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Wednesday, June 19, 2019



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Analysis: No budget woes? La. lawmakers created other feuds

Analysis: No budget woes? La. lawmakers created other feuds


BATON ROUGE, La. (AP) — Freed from the budget problems of prior years, Louisiana lawmakers found other things to bicker about in their just-ended session: abortion, sports betting, and even cauliflower rice and soy milk.

But after years of angry battles over taxes and spending, even the most heated feuds of the 60-day session that ended Thursday seemed pretty low-key by comparison.

One of the most contentious fights involved whether to legalize sports betting, an effort pushed for two years by term-limited Sen. Danny Martiny, a Kenner Republican who had this one last session to try to win support.

House lawmakers stalled the proposal. Martiny fumed at the microphone about how he was treated by House members. And in retaliation, he helped sink a separate fantasy sports regulation and taxation package sought by the House.

A new abortion ban passed by lawmakers and signed by Gov. John Bel Edwards, which won't take effect unless a federal court upholds a similar Mississippi law, drew more rancorous debates than anti-abortion measures in years past. A handful of Democrats strongly objected to their colleagues' refusal to include exceptions for pregnancies caused by rape or incest in the ban on abortions as early as six weeks of pregnancy.

Sen. J.P. Morrell, a New Orleans Democrat, grew angry on the final day of session when it became clear his bid to exempt feminine hygiene products and diapers from sales taxes would fail to win final passage. He cited the abortion ban, the Legislature's refusal to ratify an Equal Rights Amendment to the U.S. Constitution, and the failure of equal pay and minimum wage proposals.

"Yet again, the Legislature fails women," Morrell said.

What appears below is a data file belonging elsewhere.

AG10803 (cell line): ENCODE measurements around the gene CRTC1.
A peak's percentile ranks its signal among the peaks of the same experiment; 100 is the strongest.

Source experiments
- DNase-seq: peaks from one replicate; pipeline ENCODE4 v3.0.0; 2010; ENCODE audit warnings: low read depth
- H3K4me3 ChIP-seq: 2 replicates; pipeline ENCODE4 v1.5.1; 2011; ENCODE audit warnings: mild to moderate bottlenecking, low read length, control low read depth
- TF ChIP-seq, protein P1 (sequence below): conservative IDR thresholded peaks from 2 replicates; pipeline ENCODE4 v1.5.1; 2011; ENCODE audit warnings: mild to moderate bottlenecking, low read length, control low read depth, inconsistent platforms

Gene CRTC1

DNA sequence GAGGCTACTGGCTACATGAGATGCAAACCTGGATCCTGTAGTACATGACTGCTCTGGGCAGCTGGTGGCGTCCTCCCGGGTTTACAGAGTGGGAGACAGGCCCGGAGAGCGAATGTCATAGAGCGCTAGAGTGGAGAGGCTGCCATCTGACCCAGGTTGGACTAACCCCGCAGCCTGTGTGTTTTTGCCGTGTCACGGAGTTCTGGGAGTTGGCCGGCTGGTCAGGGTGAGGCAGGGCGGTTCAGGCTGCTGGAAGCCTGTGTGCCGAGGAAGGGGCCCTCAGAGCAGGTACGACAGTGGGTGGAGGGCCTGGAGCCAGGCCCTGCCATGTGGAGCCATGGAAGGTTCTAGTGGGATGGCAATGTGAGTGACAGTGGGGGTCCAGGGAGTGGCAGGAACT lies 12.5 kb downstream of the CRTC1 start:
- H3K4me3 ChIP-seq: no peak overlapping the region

Senators argued over whether to let medical marijuana patients use an inhaler, like asthma patients use, finally agreeing to pass it in the final week.

Prompting irritation from a number of lawmakers in the waning days of session were proposals targeting cauliflower rice, almond milk and non-meat burgers. The legislation aims to keep veggie products from being marketed as milk, rice and meat.

Ultimately, the House and Senate agreed to the food labeling restrictions that Edwards said he intended to sign into law. But passage only came after loud debate and mocking over the protectionist measures for farmers. Rep. Raymond Crews, a Bossier Parish Republican, called the legislation "silliness really."

A last-minute feud also erupted between lawmakers who wanted to enact a minimum marriage age in Louisiana and conservative House members who fought the idea, arguing it could delegitimize children born to teenagers. A bill setting the minimum age to marry at 16 passed in the session's last hour.

Despite the tamer nature of the session, one trend that didn't fail to repeat itself was timing. Lawmakers procrastinated on reaching deals, and the session ended as it nearly always does, in a frenzy of last-minute bill passages that seemed entirely unnecessary to go down to the wire.

After a decade of worry about looming or immediate budget gaps, a seven-year tax deal passed last year left lawmakers with a more pleasant difficulty. They had to decide where to spend new dollars for next year and a surplus left over from last year.

As usual, the House and Senate managed to be at odds over that task. Behind-the-scenes negotiations on the $30 billion state operating budget, a multibillion-dollar state construction budget and a package of companion budget bills continued until nearly Thursday's 6 p.m. mandatory adjournment.

Meanwhile, lawmakers sat around, taking photos, signing session keepsakes, and giving farewell speeches.

A chaotic passing of the spending plans came in the last half-hour before lawmakers had to wrap up with little explanation of what the final negotiated deal contained.

At one point, Senate President John Alario grew frustrated that the House, which had control of the bills, hadn't sent over the final documents for passage.

"We should have had this two or three hours ago," the Westwego Republican lamented. "It's too important to the people of this state."

Still, Republicans and Democrats largely applauded the final budget plan, which pumps new dollars into public colleges, K-12 teacher pay raises, early learning programs, senior centers, foster care, and services for the disabled.

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EDITOR'S NOTE: Melinda Deslatte has covered Louisiana politics for The Associated Press since 2000. Follow her at http://twitter.com/melindadeslatte